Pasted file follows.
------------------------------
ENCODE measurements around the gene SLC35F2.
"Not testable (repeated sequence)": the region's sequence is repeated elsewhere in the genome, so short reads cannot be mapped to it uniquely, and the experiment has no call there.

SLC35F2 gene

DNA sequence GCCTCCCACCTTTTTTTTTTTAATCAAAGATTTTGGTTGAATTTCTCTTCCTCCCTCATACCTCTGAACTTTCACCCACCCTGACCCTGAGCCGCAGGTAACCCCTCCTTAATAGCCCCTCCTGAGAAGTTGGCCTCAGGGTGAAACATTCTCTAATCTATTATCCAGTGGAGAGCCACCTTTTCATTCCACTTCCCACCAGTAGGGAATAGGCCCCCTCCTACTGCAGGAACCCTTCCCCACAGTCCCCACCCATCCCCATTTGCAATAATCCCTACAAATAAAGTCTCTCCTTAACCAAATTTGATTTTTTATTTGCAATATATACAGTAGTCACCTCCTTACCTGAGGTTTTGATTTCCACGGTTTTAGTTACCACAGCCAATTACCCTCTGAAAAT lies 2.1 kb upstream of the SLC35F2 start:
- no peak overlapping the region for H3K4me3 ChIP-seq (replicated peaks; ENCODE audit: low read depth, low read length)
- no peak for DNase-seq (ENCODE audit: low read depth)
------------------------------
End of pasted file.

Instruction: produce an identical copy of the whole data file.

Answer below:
ENCODE measurements around the gene SLC35F2.
"Not testable (repeated sequence)": the region's sequence is repeated elsewhere in the genome, so short reads cannot be mapped to it uniquely, and the experiment has no call there.

SLC35F2 gene

DNA sequence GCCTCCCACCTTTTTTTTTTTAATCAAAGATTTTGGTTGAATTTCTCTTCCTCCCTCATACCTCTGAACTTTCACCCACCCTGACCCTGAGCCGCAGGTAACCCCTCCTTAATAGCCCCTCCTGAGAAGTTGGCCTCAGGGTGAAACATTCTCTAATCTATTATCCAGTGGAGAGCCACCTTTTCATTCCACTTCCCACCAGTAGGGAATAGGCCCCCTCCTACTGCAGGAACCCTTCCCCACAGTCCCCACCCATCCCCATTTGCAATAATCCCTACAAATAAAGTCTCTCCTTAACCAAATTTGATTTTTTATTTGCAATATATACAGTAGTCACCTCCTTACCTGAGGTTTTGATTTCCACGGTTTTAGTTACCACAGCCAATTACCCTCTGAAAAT lies 2.1 kb upstream of the SLC35F2 start:
- no peak overlapping the region for H3K4me3 ChIP-seq (replicated peaks; ENCODE audit: low read depth, low read length)
- no peak for DNase-seq (ENCODE audit: low read depth)